In previous posts, we’ve explored the underlying motivations of brands adopting quick-service kiosks. Today, we will highlight specific brands that are using kiosks in especially innovative ways to build brand loyalty, improve customer satisfaction, and increase overall efficiency. Take a look:
You’d be hard-pressed to find a QSR brand more forward-thinking than Panera. Its commitment to innovative customer service is perhaps most apparent in its aggressive rollout of kiosk technology across the United States. Half of the chain’s locations were updated last year, with complete adoption expected by the end of 2016. Like other self-serve kiosks, Panera’s give members more control over their orders. What’s noteworthy here is that MyPanera rewards members can save their order history to easily repeat their favorites. Once an order has been placed, customers can track its status on a digital display, though they probably won’t be waiting for very long. Simplified ordering has enabled Panera to shift staff from the front-of-the-house to the back, a change that has driven down food preparation times from as long as 9 minutes to 5. The result: Easier menu browsing, shorter wait times, improved order accuracy, and 17 million active members of Panera’s loyalty program.
Taco Bell might have served its first taco more than 50 years ago, but it’s marketing strategy is all about innovation. Every 5 weeks, the brand launches new, limited-time menu items intended to drive urgency to its stores. This means that the brand must also raise awareness of these selections to its customers, and it’s experimenting with kiosks to do so. The brand has kiosks in its test restaurants, which, in addition to offering self-serve ordering, highlights the availability of new menu items that the customer might have overlooked. According to Melissa Friebe, Head of Taco Bell’s insights lab, “It used to just be about how cool the food is. Now it’s almost like how you get the food needs to be as cool as the food itself."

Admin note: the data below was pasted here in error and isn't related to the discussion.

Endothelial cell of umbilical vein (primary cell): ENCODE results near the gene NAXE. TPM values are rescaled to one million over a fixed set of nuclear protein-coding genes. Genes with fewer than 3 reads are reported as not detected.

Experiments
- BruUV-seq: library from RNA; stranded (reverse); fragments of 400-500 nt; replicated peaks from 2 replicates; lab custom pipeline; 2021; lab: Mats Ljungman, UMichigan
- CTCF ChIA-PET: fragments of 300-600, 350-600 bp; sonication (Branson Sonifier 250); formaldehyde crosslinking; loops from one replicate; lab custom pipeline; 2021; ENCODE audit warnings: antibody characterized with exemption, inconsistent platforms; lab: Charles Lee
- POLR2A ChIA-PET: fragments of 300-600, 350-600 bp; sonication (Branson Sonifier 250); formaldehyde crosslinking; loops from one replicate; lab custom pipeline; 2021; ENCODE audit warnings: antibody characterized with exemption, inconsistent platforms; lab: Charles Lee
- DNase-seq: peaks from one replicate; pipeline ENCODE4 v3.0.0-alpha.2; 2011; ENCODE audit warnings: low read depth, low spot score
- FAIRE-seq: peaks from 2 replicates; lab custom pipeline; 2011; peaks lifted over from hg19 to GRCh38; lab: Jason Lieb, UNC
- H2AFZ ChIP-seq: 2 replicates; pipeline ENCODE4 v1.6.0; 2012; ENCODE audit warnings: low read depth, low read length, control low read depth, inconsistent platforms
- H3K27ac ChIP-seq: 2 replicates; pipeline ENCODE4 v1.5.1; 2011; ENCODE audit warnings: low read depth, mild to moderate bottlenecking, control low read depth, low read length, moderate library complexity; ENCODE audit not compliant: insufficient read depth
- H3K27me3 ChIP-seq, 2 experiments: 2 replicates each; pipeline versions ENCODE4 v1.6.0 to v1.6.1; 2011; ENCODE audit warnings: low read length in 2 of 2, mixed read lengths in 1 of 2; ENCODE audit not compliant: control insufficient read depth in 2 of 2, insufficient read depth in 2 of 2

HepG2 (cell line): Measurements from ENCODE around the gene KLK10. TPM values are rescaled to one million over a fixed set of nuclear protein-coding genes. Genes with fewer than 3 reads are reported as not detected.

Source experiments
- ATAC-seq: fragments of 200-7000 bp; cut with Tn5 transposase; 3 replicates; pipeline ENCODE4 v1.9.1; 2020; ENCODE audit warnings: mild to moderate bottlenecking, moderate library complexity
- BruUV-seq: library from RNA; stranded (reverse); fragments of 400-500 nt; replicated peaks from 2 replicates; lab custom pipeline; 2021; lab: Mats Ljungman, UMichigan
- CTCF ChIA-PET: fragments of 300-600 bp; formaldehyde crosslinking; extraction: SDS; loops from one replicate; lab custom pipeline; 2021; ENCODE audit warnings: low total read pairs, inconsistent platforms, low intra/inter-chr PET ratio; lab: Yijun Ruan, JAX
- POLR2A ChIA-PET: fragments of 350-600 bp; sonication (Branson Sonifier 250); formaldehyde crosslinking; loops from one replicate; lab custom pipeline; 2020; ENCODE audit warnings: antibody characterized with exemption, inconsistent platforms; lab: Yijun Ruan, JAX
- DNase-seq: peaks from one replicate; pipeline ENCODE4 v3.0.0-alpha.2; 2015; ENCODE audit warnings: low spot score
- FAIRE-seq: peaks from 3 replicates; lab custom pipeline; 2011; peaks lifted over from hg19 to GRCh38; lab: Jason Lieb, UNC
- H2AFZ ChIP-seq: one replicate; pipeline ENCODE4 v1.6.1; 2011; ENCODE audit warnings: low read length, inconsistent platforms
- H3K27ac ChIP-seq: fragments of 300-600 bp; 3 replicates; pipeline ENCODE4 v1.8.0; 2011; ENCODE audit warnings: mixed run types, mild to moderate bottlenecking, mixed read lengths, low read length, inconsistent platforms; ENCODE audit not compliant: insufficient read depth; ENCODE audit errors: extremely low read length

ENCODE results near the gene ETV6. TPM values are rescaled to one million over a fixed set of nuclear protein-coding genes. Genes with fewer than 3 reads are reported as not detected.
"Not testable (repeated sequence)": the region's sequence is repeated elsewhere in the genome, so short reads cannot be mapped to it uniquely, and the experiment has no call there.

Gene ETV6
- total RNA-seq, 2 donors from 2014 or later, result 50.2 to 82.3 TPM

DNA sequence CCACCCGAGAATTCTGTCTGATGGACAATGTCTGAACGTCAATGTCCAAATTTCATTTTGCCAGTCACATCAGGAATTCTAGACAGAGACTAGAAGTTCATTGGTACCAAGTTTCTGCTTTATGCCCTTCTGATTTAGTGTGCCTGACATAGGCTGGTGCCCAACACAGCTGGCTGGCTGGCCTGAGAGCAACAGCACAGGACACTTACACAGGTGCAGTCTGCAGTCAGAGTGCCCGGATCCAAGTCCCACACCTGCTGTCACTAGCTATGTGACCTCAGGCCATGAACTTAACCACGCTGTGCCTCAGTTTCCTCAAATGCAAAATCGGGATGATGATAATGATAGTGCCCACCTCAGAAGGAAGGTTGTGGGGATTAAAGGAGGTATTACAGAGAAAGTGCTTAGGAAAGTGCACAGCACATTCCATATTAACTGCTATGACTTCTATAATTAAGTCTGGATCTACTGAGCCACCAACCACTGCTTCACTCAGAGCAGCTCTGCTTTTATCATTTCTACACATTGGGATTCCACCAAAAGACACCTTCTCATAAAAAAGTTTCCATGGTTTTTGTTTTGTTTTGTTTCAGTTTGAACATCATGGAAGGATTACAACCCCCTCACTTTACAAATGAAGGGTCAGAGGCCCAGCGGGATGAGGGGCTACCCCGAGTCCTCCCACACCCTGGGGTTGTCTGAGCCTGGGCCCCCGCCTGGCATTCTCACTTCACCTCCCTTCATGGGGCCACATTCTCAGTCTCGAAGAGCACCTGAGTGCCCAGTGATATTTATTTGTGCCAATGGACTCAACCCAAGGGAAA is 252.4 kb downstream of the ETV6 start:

If you’ve stepped foot in a McDonald’s during the past year, you may have encountered one of its 2,000 “Create Your Taste” kiosks. After a successful pilot program in Australia, the kiosks were rolled out in the States to provide a level of customization that’s quite rare in the QSR space. These allow customers to pick from dozens of ingredients and hundreds of burger combinations, giving them more options than they would get from counter service. Meanwhile, the brand’s streamlined processes have not suffered. By easily displaying menu options and eliminating order entry issues, McDonald’s has been able to maintain the speed and cost-effectiveness its customers expect while also meeting their increasing demands for personalization. This is a pretty impressive accomplishment for a restaurant that revolutionized quick service by offering a very simple menu.
Johnny Rockets is perhaps best known for its 1950s-style sit-down restaurants – not exactly an atmosphere that screams “millennial.” But that’s beginning to change. To compete with the Five Guys and Shake Shacks of the world, Johnny Rockets has undergone a brand transformation to appeal to younger crowds. Much of this strategy hinges on its new QSR concept, Johnny’s Burger Factory, a modern, technology-driven extension of the Johnny Rockets brand. At these locations, the brand is combining kiosks for ordering and new cooking technology to speed up order entry and food preparation, with the kiosks making it immediately clear to visitors that the restaurant chain has taken a big step away from its sit-down concept.
Jack-in-the-Box has always had one of the larger selections of items on its menu compared to others on this list. For millennials that crave options, this can be a good perk; however, as many restaurants have learned the hard way,, it can also make it difficult to point customers towards higher margin options. Jack in the Box is now beginning to use quick-service kiosks specially designed to support upselling by alerting customers to items (both new and old) that they might have missed. These kiosks include pictures of the options and slides with descriptions, so they also help to decrease order confusion.
Where do you think self-serve innovation is heading? Let us know in the comments below.
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